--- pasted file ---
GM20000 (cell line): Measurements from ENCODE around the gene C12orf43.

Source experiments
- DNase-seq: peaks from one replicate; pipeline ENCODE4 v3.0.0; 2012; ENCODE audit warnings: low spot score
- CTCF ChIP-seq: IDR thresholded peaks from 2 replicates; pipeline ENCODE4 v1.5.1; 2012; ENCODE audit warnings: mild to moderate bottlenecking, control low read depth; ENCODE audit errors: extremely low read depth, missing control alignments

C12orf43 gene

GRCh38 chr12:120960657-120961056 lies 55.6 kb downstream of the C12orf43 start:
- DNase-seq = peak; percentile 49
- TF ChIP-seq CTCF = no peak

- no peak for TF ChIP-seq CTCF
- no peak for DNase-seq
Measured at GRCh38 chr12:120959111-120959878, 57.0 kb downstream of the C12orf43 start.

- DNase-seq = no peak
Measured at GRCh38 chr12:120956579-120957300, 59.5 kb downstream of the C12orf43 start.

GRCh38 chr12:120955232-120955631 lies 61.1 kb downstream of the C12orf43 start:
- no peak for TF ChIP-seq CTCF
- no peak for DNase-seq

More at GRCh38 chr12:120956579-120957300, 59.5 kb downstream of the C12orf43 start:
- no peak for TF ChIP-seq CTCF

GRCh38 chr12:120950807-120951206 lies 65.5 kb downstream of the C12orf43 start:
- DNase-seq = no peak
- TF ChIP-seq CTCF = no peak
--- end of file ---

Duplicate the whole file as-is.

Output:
GM20000 (cell line): Measurements from ENCODE around the gene C12orf43.

Source experiments
- DNase-seq: peaks from one replicate; pipeline ENCODE4 v3.0.0; 2012; ENCODE audit warnings: low spot score
- CTCF ChIP-seq: IDR thresholded peaks from 2 replicates; pipeline ENCODE4 v1.5.1; 2012; ENCODE audit warnings: mild to moderate bottlenecking, control low read depth; ENCODE audit errors: extremely low read depth, missing control alignments

C12orf43 gene

GRCh38 chr12:120960657-120961056 lies 55.6 kb downstream of the C12orf43 start:
- DNase-seq = peak; percentile 49
- TF ChIP-seq CTCF = no peak

- no peak for TF ChIP-seq CTCF
- no peak for DNase-seq
Measured at GRCh38 chr12:120959111-120959878, 57.0 kb downstream of the C12orf43 start.

- DNase-seq = no peak
Measured at GRCh38 chr12:120956579-120957300, 59.5 kb downstream of the C12orf43 start.

GRCh38 chr12:120955232-120955631 lies 61.1 kb downstream of the C12orf43 start:
- no peak for TF ChIP-seq CTCF
- no peak for DNase-seq

More at GRCh38 chr12:120956579-120957300, 59.5 kb downstream of the C12orf43 start:
- no peak for TF ChIP-seq CTCF

GRCh38 chr12:120950807-120951206 lies 65.5 kb downstream of the C12orf43 start:
- DNase-seq = no peak
- TF ChIP-seq CTCF = no peak